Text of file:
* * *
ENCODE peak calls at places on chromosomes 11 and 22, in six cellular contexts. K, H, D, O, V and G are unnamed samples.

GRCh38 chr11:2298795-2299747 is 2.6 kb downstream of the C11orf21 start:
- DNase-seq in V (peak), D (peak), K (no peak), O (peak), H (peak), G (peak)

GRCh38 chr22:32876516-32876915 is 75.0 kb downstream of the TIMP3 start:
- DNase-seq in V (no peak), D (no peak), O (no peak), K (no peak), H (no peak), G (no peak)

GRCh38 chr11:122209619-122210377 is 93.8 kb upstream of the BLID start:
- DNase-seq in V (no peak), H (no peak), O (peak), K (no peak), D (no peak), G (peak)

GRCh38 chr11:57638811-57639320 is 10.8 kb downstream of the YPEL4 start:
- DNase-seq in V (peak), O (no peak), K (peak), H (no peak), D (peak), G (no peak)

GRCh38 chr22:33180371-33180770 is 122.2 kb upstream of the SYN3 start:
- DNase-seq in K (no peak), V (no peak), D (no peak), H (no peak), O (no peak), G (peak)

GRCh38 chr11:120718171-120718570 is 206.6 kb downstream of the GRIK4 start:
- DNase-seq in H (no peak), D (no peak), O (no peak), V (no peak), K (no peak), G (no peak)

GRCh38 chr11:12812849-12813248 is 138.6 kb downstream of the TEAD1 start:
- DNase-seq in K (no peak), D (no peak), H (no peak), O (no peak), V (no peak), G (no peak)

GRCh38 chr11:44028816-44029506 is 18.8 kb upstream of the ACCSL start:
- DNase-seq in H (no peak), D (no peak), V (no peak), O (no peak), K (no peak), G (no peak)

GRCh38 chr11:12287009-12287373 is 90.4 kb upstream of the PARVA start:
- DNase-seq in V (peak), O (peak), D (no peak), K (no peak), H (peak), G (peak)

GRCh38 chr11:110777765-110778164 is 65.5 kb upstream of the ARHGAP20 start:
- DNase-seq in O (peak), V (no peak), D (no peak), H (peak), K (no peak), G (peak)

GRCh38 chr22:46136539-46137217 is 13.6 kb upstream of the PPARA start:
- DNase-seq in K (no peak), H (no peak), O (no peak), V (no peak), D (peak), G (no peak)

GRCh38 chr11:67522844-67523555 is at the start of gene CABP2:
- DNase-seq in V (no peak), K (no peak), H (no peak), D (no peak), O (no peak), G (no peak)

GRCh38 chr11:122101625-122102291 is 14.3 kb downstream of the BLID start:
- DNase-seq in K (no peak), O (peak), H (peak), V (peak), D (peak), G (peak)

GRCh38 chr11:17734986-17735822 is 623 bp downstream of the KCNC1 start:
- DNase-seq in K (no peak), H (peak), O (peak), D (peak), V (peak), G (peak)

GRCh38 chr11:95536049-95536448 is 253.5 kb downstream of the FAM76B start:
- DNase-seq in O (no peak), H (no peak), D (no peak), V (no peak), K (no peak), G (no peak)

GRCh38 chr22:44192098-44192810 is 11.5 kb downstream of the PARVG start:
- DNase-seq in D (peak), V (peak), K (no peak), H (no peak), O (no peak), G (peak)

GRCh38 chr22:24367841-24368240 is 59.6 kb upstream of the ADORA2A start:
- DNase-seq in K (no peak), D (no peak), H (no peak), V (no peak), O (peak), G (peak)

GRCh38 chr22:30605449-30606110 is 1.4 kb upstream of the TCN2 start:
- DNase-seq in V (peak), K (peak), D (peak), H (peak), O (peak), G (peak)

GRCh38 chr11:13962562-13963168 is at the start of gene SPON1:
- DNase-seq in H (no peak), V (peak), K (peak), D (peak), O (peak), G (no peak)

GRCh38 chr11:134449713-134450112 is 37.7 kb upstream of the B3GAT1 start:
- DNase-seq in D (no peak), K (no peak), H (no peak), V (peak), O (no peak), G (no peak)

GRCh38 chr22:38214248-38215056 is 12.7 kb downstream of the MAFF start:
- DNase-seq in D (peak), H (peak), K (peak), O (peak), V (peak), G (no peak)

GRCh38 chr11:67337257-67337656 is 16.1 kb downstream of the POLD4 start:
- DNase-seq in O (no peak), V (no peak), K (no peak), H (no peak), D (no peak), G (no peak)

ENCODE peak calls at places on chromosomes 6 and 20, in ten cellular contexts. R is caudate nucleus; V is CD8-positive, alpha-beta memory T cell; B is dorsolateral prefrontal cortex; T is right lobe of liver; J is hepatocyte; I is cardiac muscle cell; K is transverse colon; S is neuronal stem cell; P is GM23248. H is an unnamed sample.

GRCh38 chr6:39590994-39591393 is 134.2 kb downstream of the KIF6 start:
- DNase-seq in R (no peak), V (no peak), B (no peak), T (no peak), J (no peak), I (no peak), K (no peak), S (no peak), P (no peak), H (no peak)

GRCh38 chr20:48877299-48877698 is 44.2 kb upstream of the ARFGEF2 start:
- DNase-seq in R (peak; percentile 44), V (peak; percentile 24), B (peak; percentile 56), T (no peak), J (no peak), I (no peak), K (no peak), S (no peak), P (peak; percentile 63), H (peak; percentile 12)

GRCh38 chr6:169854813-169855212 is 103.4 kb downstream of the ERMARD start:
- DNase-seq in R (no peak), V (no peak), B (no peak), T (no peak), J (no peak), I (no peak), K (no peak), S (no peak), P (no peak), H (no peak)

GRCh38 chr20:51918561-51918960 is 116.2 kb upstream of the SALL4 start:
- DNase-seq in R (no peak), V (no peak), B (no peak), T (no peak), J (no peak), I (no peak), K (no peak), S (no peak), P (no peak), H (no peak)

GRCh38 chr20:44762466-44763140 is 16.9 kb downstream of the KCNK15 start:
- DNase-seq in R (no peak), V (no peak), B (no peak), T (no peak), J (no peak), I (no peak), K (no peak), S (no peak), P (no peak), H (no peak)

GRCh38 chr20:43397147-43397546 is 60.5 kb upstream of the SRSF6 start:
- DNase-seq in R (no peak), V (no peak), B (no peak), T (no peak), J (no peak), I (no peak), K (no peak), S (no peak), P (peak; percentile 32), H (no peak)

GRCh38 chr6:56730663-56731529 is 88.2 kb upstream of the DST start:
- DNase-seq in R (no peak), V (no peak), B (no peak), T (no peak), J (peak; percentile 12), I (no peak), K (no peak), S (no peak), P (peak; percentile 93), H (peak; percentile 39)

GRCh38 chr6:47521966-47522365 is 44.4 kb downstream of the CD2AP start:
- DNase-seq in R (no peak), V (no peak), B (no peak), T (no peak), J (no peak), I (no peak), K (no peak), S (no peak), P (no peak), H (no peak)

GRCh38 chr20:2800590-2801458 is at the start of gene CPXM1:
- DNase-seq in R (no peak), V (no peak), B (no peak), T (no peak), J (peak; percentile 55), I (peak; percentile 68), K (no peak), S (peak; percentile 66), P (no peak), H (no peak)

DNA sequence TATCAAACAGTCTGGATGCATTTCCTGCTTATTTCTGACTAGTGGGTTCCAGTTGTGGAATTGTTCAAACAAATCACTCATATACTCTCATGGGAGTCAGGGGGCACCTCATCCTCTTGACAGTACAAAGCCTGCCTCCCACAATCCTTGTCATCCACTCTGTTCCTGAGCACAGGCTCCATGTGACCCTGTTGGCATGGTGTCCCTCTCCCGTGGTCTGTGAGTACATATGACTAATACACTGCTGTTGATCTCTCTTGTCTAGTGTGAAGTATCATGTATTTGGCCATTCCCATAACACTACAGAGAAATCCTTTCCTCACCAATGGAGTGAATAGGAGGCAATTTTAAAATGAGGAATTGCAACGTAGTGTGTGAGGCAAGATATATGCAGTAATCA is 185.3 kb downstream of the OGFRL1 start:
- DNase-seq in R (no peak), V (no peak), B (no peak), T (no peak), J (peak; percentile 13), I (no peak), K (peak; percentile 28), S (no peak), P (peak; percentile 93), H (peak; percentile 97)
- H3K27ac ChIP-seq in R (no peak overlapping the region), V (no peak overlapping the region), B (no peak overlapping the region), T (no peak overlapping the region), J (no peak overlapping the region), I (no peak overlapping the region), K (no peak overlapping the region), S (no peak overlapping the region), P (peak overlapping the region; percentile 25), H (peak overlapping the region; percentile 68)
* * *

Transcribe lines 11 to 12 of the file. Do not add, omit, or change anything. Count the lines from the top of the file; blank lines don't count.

- DNase-seq in K (no peak), V (no peak), D (no peak), H (no peak), O (no peak), G (peak)

GRCh38 chr11:120718171-120718570 is 206.6 kb downstream of the GRIK4 start: